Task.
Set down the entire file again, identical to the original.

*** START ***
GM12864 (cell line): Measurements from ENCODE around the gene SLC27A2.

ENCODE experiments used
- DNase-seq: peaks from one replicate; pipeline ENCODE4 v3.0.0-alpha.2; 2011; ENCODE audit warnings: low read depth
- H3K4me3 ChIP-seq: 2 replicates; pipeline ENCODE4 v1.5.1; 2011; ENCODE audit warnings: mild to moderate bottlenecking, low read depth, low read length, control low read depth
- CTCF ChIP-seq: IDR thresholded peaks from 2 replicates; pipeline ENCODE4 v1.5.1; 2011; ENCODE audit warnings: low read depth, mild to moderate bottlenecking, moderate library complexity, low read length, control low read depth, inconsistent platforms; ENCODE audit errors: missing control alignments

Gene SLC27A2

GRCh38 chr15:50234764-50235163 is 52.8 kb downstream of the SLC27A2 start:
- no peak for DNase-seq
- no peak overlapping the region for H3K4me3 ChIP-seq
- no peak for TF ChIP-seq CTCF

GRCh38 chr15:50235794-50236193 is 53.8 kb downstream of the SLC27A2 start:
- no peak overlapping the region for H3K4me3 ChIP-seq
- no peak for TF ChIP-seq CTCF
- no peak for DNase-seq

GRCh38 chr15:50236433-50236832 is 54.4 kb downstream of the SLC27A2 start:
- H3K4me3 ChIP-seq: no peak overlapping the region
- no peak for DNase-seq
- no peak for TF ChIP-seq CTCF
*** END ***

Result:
GM12864 (cell line): Measurements from ENCODE around the gene SLC27A2.

ENCODE experiments used
- DNase-seq: peaks from one replicate; pipeline ENCODE4 v3.0.0-alpha.2; 2011; ENCODE audit warnings: low read depth
- H3K4me3 ChIP-seq: 2 replicates; pipeline ENCODE4 v1.5.1; 2011; ENCODE audit warnings: mild to moderate bottlenecking, low read depth, low read length, control low read depth
- CTCF ChIP-seq: IDR thresholded peaks from 2 replicates; pipeline ENCODE4 v1.5.1; 2011; ENCODE audit warnings: low read depth, mild to moderate bottlenecking, moderate library complexity, low read length, control low read depth, inconsistent platforms; ENCODE audit errors: missing control alignments

Gene SLC27A2

GRCh38 chr15:50234764-50235163 is 52.8 kb downstream of the SLC27A2 start:
- no peak for DNase-seq
- no peak overlapping the region for H3K4me3 ChIP-seq
- no peak for TF ChIP-seq CTCF

GRCh38 chr15:50235794-50236193 is 53.8 kb downstream of the SLC27A2 start:
- no peak overlapping the region for H3K4me3 ChIP-seq
- no peak for TF ChIP-seq CTCF
- no peak for DNase-seq

GRCh38 chr15:50236433-50236832 is 54.4 kb downstream of the SLC27A2 start:
- H3K4me3 ChIP-seq: no peak overlapping the region
- no peak for DNase-seq
- no peak for TF ChIP-seq CTCF